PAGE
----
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Apr 17

Penryn Road bridge over Secret Ravine moving closer to reality

Posted on April 17, 2019 at 2:50 PM by Chris Gray-Garcia

Jim HolmesIf you travel Penryn Road on a regular basis, particularly during the winter months, you may have had the misfortune of finding floodwaters where the road crosses over Secret Ravine. In March 2018, the Board of Supervisors directed staff to proceed with the Penryn Road at Secret Ravine Repair Project, which included the removal of the existing, failing culvert and the construction of a new bridge. 

This section of roadway has seen sporadic flooding issues for years, but after the culvert sustained damage during a winter storm in 2017, Placer County planned to replace the culvert with a bridge in 2018. Unfortunately, the project suffered a double whammy when the required permits were stalled in several government agencies and the culvert was further damaged during a storm earlier this year. 

After the damage caused by the 2017 storms, county road maintenance crews made repairs to a portion of the roadway and put up signs declaring a 7-ton load limit to help limit traffic that was apt to cause additional damage. Since that time, county road maintenance crews have also placed steel plates over the settled roadway area and installed stop signs and changeable message warning signs to slow traffic on either side of the failed culvert.  Additionally, county road crews, county sheriff’s deputies and the California Highway Patrol regularly monitor the section of roadway over the failed culvert and will close the road if the damage worsens.   

While road maintenance crews have been working to keep the road in a state that allows for safe passage, county engineering staff have been working tirelessly to obtain the permits required to complete the bridge construction project.
 
Unfortunately, obtaining the permits is not a quick or easy process. Secret Ravine is within the jurisdiction of the Central Valley Flood Protection Board and provides critical salmon habitat, which means several agencies must examine the different aspects and impacts of the project before they give the green light for construction.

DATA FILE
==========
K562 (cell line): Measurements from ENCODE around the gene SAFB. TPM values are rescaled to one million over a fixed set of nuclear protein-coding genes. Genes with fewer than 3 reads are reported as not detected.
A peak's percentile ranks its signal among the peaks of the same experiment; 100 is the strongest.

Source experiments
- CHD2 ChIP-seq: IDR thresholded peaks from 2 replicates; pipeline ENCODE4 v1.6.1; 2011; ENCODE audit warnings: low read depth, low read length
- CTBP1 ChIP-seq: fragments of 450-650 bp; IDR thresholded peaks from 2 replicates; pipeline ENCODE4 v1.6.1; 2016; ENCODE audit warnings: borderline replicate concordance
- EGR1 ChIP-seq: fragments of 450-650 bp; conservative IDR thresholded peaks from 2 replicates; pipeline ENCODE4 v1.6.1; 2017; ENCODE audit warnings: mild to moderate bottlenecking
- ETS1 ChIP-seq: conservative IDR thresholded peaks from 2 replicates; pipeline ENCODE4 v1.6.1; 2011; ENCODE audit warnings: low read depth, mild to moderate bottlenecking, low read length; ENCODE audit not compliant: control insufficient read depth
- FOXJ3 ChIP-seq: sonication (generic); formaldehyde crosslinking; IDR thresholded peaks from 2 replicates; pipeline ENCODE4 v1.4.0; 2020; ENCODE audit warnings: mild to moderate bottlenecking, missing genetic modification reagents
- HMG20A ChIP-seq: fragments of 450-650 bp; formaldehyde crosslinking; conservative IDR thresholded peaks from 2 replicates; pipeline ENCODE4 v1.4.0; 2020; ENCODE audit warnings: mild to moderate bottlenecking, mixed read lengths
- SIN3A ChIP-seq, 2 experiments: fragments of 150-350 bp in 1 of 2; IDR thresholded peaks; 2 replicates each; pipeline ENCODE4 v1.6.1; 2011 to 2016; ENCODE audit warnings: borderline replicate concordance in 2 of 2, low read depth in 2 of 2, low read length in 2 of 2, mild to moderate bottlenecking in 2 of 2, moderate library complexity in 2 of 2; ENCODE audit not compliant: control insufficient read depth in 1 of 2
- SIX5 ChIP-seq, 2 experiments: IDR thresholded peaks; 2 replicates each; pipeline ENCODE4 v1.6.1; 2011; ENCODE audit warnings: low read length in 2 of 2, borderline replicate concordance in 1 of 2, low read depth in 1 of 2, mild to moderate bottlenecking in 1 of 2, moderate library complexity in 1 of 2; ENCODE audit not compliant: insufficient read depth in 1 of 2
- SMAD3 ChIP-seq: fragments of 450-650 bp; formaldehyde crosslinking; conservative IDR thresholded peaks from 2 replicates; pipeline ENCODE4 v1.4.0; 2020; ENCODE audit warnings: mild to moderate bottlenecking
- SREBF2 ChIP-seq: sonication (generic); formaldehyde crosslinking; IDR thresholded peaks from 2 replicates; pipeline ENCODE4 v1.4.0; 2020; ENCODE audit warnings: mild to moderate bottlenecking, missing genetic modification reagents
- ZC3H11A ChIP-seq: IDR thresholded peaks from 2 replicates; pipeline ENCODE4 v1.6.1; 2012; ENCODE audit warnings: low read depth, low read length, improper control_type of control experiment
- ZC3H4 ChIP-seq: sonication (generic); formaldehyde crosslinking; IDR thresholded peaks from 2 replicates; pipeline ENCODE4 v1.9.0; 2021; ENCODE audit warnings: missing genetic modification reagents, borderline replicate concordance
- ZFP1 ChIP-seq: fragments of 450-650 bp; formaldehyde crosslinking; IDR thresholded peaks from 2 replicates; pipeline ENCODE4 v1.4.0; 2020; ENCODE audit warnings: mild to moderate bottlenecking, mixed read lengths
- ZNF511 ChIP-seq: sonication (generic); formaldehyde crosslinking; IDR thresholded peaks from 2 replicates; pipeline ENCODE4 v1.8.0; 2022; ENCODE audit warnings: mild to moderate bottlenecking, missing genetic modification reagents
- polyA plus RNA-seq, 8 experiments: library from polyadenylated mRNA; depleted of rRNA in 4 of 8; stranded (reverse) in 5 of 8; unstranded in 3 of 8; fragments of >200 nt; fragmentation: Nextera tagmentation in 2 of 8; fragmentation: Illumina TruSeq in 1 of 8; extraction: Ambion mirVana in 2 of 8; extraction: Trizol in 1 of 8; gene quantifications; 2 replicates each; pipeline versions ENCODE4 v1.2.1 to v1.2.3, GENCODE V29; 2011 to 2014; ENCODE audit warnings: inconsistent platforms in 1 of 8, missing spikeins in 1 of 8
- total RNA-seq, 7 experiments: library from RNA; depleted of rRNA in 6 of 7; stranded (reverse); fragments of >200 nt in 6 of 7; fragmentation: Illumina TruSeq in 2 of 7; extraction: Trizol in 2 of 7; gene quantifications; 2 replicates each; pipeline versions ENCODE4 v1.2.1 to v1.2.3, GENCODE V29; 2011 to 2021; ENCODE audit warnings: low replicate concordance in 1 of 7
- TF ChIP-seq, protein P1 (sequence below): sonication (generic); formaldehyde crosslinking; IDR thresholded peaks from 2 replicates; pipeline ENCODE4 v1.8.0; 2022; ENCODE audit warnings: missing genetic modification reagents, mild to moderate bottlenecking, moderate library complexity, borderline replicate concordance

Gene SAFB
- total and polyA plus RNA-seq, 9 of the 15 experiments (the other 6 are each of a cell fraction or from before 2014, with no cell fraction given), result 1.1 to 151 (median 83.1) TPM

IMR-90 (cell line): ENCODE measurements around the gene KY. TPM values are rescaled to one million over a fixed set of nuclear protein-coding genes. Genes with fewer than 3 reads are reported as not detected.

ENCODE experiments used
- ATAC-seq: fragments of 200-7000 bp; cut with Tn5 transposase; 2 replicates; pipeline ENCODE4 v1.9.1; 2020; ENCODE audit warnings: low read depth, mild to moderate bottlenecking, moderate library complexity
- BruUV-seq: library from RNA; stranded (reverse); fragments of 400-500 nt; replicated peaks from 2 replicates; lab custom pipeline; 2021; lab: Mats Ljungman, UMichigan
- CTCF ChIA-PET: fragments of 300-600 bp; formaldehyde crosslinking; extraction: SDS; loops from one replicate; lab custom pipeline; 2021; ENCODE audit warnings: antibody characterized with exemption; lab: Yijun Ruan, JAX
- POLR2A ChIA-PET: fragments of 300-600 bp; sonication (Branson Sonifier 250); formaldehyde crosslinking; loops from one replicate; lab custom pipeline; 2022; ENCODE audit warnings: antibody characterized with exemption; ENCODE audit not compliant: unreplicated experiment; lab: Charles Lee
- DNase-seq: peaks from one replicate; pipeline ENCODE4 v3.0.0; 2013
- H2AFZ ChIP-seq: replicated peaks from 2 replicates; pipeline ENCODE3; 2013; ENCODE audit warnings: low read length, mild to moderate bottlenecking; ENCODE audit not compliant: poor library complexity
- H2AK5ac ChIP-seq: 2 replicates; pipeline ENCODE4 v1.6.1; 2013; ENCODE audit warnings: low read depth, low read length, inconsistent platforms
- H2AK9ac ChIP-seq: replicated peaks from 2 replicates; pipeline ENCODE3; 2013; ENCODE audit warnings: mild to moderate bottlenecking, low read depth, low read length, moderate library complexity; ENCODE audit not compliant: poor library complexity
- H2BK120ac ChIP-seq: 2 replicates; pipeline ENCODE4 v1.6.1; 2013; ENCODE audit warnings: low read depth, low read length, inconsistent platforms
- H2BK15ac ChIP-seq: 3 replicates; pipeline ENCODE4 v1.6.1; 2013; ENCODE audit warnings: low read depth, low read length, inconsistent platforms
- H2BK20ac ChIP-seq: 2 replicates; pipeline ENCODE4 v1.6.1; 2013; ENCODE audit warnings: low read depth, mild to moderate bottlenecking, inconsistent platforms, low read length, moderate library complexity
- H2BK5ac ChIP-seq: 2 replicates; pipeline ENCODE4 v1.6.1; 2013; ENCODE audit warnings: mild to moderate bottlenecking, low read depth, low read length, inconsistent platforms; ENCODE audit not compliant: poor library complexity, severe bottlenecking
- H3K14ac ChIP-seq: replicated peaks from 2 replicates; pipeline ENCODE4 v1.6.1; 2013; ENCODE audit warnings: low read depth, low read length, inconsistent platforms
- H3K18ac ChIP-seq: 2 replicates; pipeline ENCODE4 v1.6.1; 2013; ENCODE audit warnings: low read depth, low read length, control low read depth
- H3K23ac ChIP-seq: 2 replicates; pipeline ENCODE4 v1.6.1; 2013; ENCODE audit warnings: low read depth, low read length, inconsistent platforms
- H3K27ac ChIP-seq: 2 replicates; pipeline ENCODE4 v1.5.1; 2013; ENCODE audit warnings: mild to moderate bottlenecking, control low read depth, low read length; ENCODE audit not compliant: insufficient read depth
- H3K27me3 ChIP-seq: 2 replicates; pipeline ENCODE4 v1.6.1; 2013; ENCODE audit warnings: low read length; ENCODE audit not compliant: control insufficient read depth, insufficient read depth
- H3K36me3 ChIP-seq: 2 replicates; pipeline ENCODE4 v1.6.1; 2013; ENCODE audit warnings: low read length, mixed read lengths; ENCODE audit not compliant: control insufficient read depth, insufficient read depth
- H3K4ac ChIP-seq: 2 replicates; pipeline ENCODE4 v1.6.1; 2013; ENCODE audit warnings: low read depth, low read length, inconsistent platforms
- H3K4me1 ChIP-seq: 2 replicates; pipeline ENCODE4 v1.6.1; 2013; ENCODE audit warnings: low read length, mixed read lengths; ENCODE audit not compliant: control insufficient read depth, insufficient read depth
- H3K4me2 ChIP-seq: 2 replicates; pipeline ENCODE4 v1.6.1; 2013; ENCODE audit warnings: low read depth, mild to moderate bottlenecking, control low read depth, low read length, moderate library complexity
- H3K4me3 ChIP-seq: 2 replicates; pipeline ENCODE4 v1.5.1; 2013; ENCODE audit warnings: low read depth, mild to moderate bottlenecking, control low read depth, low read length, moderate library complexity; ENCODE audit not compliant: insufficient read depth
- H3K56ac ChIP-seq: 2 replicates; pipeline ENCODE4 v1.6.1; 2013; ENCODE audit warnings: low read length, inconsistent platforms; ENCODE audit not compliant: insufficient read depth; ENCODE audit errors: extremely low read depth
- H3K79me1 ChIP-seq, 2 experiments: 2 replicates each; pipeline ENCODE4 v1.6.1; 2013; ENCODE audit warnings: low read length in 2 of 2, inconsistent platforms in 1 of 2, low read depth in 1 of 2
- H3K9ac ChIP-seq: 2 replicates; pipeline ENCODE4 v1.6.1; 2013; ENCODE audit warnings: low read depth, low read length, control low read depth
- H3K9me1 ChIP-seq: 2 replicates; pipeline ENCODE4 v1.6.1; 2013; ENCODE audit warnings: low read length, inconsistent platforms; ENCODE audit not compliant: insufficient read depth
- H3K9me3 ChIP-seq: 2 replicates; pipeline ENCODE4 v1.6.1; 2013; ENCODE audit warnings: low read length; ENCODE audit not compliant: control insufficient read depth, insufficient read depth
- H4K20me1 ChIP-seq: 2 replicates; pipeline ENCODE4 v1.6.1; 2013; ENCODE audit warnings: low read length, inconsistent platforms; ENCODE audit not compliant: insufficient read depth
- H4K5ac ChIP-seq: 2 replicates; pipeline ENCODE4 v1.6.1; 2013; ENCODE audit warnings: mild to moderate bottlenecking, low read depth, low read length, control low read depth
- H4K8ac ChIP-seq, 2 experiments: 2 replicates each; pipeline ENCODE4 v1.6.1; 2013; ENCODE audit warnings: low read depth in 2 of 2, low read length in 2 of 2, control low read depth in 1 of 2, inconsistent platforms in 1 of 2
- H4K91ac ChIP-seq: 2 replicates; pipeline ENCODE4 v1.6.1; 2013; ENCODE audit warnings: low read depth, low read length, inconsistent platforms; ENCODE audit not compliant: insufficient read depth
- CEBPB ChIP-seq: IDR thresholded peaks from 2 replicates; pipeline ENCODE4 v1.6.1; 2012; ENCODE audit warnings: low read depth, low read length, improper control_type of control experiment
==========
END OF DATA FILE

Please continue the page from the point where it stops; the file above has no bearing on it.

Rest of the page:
Due to the critical salmon habitat, staff was initially delayed during consultation with regulatory agencies, and the process was further delayed as a result of the shutdown of the federal government from mid-December 2018 to mid-January 2019. In all the project requires three separate permits from three different agencies - U.S. Army Corps of Engineers, California Department of Fish and Wildlife Permit and the Regional Water Quality Control Board - and additional review by the National Oceanic and Atmospheric Administration.  

Although the county has regularly communicated to the regulatory agencies the concern and urgency of the project it was not until the culvert further deteriorated this year that the agencies were able to grant some relief and shorten the timeline. The Army Corps and NOAA were the first agencies to grant a special programmatic clearance for the project and the other agencies followed suit. 

As of today, the majority of the required agency permits have been issued or are very close to being issued; however, the permits do not allow for construction to begin until the summer. In the meantime, staff is working with PG&E, AT&T and WAVE to resolve some utility conflicts and working to obtain rights of entry and right of way from the adjacent property owners. 

The overall cost of the project is anticipated to be $3.6 million, which is being funded by the county Department of Public Works. Please stay tuned for additional information on this project, including information on road closures and detours during construction this summer. This has been a trying situation for residents who travel this stretch of Penryn Road. Bringing this project to fruition has been a long and often difficult process, but I am pleased with the work of our road maintenance crews and our engineering staff to see this project through. 

As always, I am happy to discuss any District 3 or Placer County issues with you. I can be reached at 530-889-4010. For specific questions regarding this project please contact Matt Randall, senior civil engineer with the Department of Public Works, at 530-745-3564.

Jim Holmes is the District 3 Supervisor for Placer County. 

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